How Ashton Agar’s Test career was stalled again in India – Aus vs Ind
Tony Dodemaide, one of Australia’s three selectors alongside chair George Bailey and coach Andrew McDonald, explained the decision in Delhi.
“From a pure selection point of view, it’s not so much why one person isn’t selected, it’s about what the alternatives are,” he said. “And in the calls we had to make, we felt that there were better alternatives. In the first Test with Todd [Murphy], we decided to go with the two and two structure of quicks and spin. And then for the three spinners between [Agar] and Matt [Kuhnemann] in the second Test, we just felt that Matt’s style would be better suited…it was a very close call though.”
“Obviously, it’s not an ideal situation but you just try to make the best of it,” he told Channel Ten. “I’m 29 now, and I’ve been through plenty of ups and downs in the game and we’re in a fortunate position, so it’s nothing that stresses me out too much.
“It was clear messaging from [the selectors]. They communicated really well with me and it’s a clear path forward. With that message it’s chin up, walk tall and just try and improve. So that’s just what I’m going to do.”
The messaging might have been clear to Agar, but it hasn’t been made clear publicly. Australia’s selectors are known for being a rational and pragmatic group and they have made plenty of excellent choices together as a trio over the past year. But this has not been their finest hour.
Australia’s spin cycle
Calm, composed and consistent. That has been the mantra of the Australian team and the selection panel ever since the start of the Pakistan tour last year.
A legspinner complementing an offspinner was the ideal combination. Swepson was finally granted his chance to partner Lyon in the second Test in Pakistan and although he didn’t set the world on fire, there was enough evidence to suggest he had potential at Test level and the attack as a combination with both Swepson and Lyon in it were just a handful of dropped catches away from taking 20 wickets in each of the final two Tests.
But in the next Test series in Sri Lanka there was a distinct shift in thinking. The flat surfaces of Pakistan, where it was thought legspin would be effective, were a world away from extreme spinning conditions of Galle.
Suddenly wristspin was less desirable as Australia’s selectors wanted to get more specific in terms of picking players with skills that suited the conditions rather than just the next-best spinner available.
However, his lack of preparation caused him significant finger soreness and the selectors stuck with Swepson. Australia were beaten by an innings. Swepson took 3 for 108 while Sri Lanka left-arm spinner Prabath Jayasuriya took 12 wickets on Test debut. The dye was cast. Australia needed a left-arm orthodox for India in 2023.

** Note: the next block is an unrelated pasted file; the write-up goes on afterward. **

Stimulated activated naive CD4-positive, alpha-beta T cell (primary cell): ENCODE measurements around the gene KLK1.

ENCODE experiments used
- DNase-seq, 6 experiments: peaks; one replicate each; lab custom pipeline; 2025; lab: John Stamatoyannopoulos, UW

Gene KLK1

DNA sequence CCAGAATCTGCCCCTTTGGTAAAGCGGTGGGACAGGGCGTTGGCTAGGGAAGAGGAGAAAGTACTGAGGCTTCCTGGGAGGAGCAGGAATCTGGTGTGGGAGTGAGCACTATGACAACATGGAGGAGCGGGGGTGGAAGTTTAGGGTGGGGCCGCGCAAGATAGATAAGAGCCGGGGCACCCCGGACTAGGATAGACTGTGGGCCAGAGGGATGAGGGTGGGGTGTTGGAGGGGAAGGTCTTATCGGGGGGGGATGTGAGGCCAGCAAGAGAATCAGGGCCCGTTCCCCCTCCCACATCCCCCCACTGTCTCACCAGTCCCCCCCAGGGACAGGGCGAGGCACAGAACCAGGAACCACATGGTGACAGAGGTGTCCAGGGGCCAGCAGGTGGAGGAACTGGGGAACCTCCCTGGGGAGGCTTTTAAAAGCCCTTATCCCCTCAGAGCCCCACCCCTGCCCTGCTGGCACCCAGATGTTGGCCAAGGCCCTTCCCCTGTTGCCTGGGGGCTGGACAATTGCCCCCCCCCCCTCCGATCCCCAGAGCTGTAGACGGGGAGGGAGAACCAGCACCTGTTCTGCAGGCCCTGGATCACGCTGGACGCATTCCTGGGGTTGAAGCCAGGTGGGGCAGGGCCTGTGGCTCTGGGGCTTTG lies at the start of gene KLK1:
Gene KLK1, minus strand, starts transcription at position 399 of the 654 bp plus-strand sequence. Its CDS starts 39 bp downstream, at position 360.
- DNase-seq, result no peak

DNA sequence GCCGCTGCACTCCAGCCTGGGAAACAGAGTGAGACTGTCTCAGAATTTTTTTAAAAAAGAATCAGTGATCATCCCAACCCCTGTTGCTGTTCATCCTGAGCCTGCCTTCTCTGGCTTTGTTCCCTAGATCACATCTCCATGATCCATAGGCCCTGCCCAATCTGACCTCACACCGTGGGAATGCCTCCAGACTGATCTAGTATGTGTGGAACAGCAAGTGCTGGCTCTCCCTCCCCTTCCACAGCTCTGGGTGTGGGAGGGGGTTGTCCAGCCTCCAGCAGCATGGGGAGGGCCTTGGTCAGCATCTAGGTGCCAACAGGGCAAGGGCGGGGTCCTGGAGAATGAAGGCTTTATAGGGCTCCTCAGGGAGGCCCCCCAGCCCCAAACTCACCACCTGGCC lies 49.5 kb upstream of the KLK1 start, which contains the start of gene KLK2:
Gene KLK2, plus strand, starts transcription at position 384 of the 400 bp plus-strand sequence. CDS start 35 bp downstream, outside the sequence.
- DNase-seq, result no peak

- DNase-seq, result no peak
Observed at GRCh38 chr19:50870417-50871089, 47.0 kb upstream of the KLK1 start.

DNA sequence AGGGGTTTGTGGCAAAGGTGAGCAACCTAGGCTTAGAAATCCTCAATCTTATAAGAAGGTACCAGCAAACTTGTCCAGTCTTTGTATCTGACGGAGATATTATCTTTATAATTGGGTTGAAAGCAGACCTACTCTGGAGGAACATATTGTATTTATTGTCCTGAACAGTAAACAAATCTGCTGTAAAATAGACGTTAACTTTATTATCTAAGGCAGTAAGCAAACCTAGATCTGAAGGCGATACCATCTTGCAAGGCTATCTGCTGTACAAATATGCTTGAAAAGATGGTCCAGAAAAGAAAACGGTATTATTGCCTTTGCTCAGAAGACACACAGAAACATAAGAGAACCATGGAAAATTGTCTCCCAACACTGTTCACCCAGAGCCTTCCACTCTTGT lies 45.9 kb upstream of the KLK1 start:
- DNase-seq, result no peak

Australia’s left-arm obsession
The reasoning was sound. Steve O’Keefe took 12 wickets in Pune in 2017. Ravindra Jadeja has been near unplayable in India over his career. Axar Patel scythed through England and New Zealand in 2021. Even New Zealand’s Ajaz Patel took 10 wickets in an innings in Mumbai.
The problem is Australia’s selectors only really have three left-arm orthodox spinners to choose from in Agar, Holland and Kuhnemann. Agar had played in Bangladesh in 2017 alongside O’Keefe who has since retired. Holland played on Australia’s tour of the UAE in 2018 but Australia did not visit the subcontinent again until 2022. Kuhnemann is the only other to play any regular first-class cricket in that time, and even then he had limited opportunities for Queensland behind Swepson.
When the squad for Pakistan was announced in February of 2022, Agar was chosen as the third spinner behind Lyon and Swepson. Bailey was asked why Agar was picked ahead of Holland and Kuhnemann.
“What we like about Ash is the incredible all-round skill set,” Bailey said. “I think his bowling will continue to get better. What we’ve seen is that the way he bowls, he is pretty adaptable to red-ball cricket. We see Ash as ahead of [Holland].”
Yet, batting and fielding aside, in the primary skill of bowling there was no evidence that placed Agar ahead of Holland or Kuhnemann in terms of their career first-class numbers and those numbers only widened when isolated to the four-year period between 2018 and 2022.
There was a theory among the selectors that first-class numbers in Australia had no connection to bowling in the subcontinent and vice versa. Such a theory completely ignores the fact that Jadeja averages 21.78 with the ball in Test cricket in Australia, striking at 54.2.
Agar’s resemblance in style to Axar, and his batting and fielding capabilities, made him the most attractive prospect. Although he didn’t play in Pakistan or Sri Lanka it was clear he was being set for India.